Another supporter of this concept wrote,
Buying a pair of diesel submarines would give us practice not only against Kilo-class submarines, but would help to return us to proficiency against all diesels. This is not to say that we aren't proficient, just that the lack of a real-diesel platform to continually train with has been a clear deficiency for all units that search for subs.6
But such proposals have fallen on deaf ears in Washington because of the costs and because of the submarine community's fear that exposing members of Congress to a modern nonnuclear submarine would spark comparisons with the higher cost and higher manned U.S. nuclear submarines, whether or not such comparisons were valid. However, a low-cost, nonthreatening target option is now available.
The ex-USS Trout (SS-566) is the last diesel-electric combat submarine owned by the U.S. government. Completed in 1952 to an improved German Type XXI design, the Trout served into the 1970s. She was sold to Iran, but her transfer was halted when the Shah fell, and she has remained tied up in back channels. The submarine is now at Key West, Florida, under the control of the Naval Air Warfare Center's Aircraft Division.
Volunteers, over the past three years, initially under the direction of Fritz Krafft, a former executive officer of the Trout have been rehabilitating the submarine. Workers have cleaned, inspected, repaired, and operated the drain pump, masts, antennas, main hydraulic systems, trim pump, R-1051 radio receiver, bow planes, and stern planes. "Much needs to be done before she gets under way," said Krafft. "Her systems need to be tested before being submerged, and the under hull needs an inspection."
While much work still needs to be done, the Trout can be rehabilitated to serve as an ASW target and as a test and evaluation (T&E) platform. In the latter role, she would supplement the diesel submarine Dolphin (AGSS-555) on the West Coast, providing much-needed services for the Navy and other government agencies.7
The Trout would not have to be manned by Navy personnel. Rather, she could be sailed by a civilian crew of former submariners. A relatively small crew could operate the craft on a daily basis, or remain at sea for several days at a time. The American Bureau of Shipping, which certifies tourist craft as "manned submersibles," some going as deep as 1,500 feet, also could certify the Trout.
Studies also indicate that the Trout could be operated as an unmanned craft. Guidance—either real time or preprogrammed with bottom sensors—is possible. While unmanned operation would reduce modification costs, it also would reduce mission flexibility.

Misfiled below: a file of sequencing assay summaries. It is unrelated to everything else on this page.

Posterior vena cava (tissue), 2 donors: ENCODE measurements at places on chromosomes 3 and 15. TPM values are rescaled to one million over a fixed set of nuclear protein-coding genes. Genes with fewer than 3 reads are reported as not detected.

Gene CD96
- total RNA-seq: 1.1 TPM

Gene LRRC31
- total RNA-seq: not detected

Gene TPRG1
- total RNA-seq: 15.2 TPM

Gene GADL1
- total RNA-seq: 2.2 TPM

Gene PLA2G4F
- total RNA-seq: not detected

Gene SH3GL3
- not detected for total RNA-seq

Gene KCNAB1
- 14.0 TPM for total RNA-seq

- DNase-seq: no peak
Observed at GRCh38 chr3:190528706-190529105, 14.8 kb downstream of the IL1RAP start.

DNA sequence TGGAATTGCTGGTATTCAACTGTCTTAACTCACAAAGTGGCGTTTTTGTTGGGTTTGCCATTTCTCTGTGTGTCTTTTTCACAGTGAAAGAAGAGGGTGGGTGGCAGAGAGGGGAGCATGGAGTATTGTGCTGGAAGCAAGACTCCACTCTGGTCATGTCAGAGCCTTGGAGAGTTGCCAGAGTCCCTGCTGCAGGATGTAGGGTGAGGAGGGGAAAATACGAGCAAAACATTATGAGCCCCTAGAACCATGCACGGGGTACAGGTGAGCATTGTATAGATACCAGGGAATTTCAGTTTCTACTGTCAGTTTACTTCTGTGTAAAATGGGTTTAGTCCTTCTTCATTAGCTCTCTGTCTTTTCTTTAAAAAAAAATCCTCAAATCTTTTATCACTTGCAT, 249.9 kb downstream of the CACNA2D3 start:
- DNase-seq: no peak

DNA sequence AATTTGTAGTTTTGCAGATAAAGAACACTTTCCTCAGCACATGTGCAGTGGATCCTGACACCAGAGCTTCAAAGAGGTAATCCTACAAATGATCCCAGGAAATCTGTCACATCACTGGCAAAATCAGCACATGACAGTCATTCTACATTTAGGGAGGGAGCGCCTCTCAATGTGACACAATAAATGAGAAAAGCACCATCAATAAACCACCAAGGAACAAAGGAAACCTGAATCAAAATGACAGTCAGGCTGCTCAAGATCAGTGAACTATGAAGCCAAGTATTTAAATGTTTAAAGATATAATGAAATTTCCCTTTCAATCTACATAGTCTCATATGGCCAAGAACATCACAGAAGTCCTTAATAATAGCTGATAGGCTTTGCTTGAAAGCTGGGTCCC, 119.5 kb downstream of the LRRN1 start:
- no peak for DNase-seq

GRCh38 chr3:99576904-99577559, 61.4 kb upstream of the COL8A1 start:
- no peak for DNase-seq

The Trout can simulate a nonnuelear submarine for ASW training and serve as a valuable T&E platform. She could be available to the fleet at relatively low cost within months. As in most other human endeavors, in ASW practice makes perfect, or at least better. Without constant practice against realistic submarine targets, the U.S. Navy's improvements in ASW will be marginal.
1 B. C. Kessner, "Navy to Establish Fleet Anti-Submarine Warfare Command," Defense Daily, 18 September 2003.
2 Kessner, "Navy to Establish Fleet Anti-Submarine Warfare Command." Also see N. Polmar, "The ASW Shift," U.S. Naval Institute Proceedings, June 2000, pp. 87-88.
3 Commander, Submarine Force Pacific Fleet, press release "Command Task Force Twelve Brings Cutting Edge Technology to Undersea Warfare," by JOC David Rush, USN, 17 June 2003.
4 Capt. K. G. Schacht, USN (Ret.), "Diesel Boats Forever?" U.S. Naval Institute Proceedings, February 1983, p. 26.
5 Lt. Jack Shriver, USN, "Developing Real Anti-Diesel Tactics," The Submarine Review, April 1998, p. 91.
6 LCdr. Carey Matthews, USNR, "Anti-sub Warfare Calls for 2 Russian Diesels," Navy Times, 26 February 1996, p. 33. A specific acquisition proposal for six nonnuclear submarines for this role is found in Congressional Budget Office, Budget Options (Washington, DC: Government Printing Office, February 2001), pp. 137-38.
7 The Dolphin is a specially built test submarine and is not representative of a combat craft.